One of the most colorful figures in 20th century Nevada history has to be Sen. Key Pittman, a one-time gold miner, later a U.S. Senator, where he, among other things, actually chaired the Foreign Relations Committee. One has to wonder, how?
The most tantalizing tale about Pittman, of course, was the rumor that the senator died just before his re-election in November 1940. The story goes that his friends kept his body on ice at the Mizpah Hotel in Tonopah so that his Senate seat would remain Democratic, his death to be announced only after his re-election. Alas, what really happened was almost as lurid - the senator suffered a heart attack during a pre-election drinking spree at the Riverside Hotel in Reno and remained semi-comatose until he died at Washoe Hospital (after the election). His political aides concocted a cover story that the senator was just suffering from exhaustion, although his doctors knew his death was imminent.
The maneuvering after his "re-election" again is an "only in Nevada" story. Having "won" the election fairly since he was technically "alive," Pittman passed on a few days later and (Democratic) Gov. Edward Carville appointed his successor. The agreement among the Democratic power brokers was that Key's younger brother, Vail, would be appointed. But Carville, after initially considering appointing himself until his wife objected, gave the seat to the relatively unknown Berkley Bunker. It turns out that Bunker was Carville's Mormon bishop, whom he owed a favor for past campaign support.
In 1945 Carville did resign the governorship to be appointed to a vacant senate seat, by - irony of ironies - his lieutenant governor, who then became governor: none other than Vail Pittman!
I recently came across another Pittman story, this one just as fascinating. Seems that in 1933, President Franklin Roosevelt, having little interest in yet another international conference that would seek to "stabilize global currencies" and prevent the dollar from falling further in value, reluctantly agreed to appoint a delegation to attend a meeting in London. As Liaquat Ahmed notes in his masterful history of currencies, "Lords of Finance," the president's attitude was obvious from his choice of delegates who, he observes, "were even by the insular standards of Congress singularly unqualified to represent their country" in an international forum.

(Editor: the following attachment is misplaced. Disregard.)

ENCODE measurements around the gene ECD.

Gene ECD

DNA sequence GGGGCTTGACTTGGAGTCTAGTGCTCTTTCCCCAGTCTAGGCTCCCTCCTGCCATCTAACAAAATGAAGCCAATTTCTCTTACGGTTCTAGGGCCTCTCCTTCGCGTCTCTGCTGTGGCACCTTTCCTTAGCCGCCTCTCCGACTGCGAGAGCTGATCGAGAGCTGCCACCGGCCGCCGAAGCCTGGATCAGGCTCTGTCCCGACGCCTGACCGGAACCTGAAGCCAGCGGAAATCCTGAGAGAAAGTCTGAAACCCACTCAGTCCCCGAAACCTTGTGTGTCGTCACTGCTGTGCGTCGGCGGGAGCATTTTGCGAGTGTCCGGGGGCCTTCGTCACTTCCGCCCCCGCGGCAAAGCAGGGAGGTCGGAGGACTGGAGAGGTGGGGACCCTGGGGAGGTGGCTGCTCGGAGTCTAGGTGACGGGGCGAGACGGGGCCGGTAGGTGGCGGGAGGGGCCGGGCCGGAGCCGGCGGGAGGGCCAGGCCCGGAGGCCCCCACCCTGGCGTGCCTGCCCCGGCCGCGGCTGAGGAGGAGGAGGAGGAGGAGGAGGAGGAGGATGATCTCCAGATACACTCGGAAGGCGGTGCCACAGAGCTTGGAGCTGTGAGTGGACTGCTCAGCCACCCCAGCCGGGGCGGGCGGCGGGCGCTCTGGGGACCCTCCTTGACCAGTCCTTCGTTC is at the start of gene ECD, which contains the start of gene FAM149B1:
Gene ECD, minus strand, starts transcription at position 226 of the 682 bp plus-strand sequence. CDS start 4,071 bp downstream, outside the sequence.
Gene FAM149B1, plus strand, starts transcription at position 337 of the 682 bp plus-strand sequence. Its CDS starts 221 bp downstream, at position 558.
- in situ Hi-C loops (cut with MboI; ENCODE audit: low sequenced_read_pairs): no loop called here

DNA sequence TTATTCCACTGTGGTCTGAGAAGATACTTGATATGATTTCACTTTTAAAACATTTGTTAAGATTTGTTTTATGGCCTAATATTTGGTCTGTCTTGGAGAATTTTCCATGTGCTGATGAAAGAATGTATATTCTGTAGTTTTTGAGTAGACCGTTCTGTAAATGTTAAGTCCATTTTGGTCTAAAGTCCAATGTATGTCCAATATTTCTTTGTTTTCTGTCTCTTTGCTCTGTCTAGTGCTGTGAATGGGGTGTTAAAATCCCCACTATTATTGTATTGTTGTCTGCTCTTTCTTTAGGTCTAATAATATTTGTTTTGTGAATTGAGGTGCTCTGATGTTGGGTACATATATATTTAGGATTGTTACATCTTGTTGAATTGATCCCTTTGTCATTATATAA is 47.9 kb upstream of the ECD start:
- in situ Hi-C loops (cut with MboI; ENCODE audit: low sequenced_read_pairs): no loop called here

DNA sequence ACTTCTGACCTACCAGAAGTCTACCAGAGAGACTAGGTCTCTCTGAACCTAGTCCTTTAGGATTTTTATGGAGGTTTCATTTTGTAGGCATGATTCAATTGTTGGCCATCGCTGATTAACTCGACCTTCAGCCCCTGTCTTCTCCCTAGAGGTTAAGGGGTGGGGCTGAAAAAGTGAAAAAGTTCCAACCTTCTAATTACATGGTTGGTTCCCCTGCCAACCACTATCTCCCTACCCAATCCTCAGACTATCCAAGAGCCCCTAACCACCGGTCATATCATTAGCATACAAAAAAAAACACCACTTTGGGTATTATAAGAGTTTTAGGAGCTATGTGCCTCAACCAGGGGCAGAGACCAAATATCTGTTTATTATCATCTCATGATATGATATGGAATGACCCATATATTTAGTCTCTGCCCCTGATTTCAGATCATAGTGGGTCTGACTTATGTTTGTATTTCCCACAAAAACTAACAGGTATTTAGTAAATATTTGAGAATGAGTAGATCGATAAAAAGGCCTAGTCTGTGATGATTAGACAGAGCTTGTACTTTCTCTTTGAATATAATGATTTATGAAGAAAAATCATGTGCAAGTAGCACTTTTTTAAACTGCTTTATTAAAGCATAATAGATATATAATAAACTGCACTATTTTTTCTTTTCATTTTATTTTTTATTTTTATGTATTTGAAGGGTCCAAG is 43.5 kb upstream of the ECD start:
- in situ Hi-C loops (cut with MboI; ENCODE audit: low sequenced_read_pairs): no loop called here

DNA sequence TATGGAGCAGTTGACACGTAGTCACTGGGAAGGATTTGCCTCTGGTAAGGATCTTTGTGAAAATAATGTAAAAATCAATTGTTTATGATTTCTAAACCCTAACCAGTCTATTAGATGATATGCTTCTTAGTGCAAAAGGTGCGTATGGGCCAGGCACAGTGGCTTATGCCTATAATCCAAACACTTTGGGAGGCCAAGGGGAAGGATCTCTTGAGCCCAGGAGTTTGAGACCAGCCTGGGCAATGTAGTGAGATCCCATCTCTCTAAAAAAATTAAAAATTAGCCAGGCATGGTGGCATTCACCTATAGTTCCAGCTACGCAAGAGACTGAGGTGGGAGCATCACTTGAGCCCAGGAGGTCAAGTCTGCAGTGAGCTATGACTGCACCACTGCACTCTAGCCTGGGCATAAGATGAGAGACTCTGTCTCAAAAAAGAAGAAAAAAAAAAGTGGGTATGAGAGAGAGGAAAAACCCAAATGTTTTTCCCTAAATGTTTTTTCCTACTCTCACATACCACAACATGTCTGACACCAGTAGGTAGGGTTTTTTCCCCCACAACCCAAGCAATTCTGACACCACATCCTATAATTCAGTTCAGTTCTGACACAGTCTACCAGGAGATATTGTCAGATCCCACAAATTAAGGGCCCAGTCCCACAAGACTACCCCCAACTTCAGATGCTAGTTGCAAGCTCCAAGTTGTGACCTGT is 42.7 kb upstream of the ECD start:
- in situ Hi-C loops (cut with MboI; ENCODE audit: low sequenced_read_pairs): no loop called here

Attending the London conclave were one King (Feisal of Iraq), 20 foreign ministers (including the USSR's Litvinov), and many heads of central banks. While the American delegation may not have matched these luminaries in prestige, they made up for it in colorfulness, Ahmed writes. Pittman, in particular. He broke with social convention at a reception at Windsor Castle by wearing his raincoat and a pair of bright yellow bulbous-toed clown shoes while being presented to King George V and Queen Mary. He greeted the royals with the salutation, "King, glad to meet you. And you, too, Queenie" (p. 468). "He was usually drunk," Ahmed notes, "but even then amazed everyone by his ability to spit tobacco juice into a spittoon with great accuracy from long distances." One night he was discovered by waiters at the Claridge Hotel sitting stark naked in a kitchen sink, pretending to be a fountain.
Another evening Pittman amused himself by walking down Upper Brook Street and shooting out the street lamps. Later, when an American delegate dared express an opinion contrary to Pittman's desire to "remonitize silver" (as was done with gold), the senator pulled out a gun and chased the poor man through the corridors of Claridges.
Damn, Democrats sure are a lot more boring today!
• Tyrus W. Cobb is a former Special Assistant to President Reagan.湳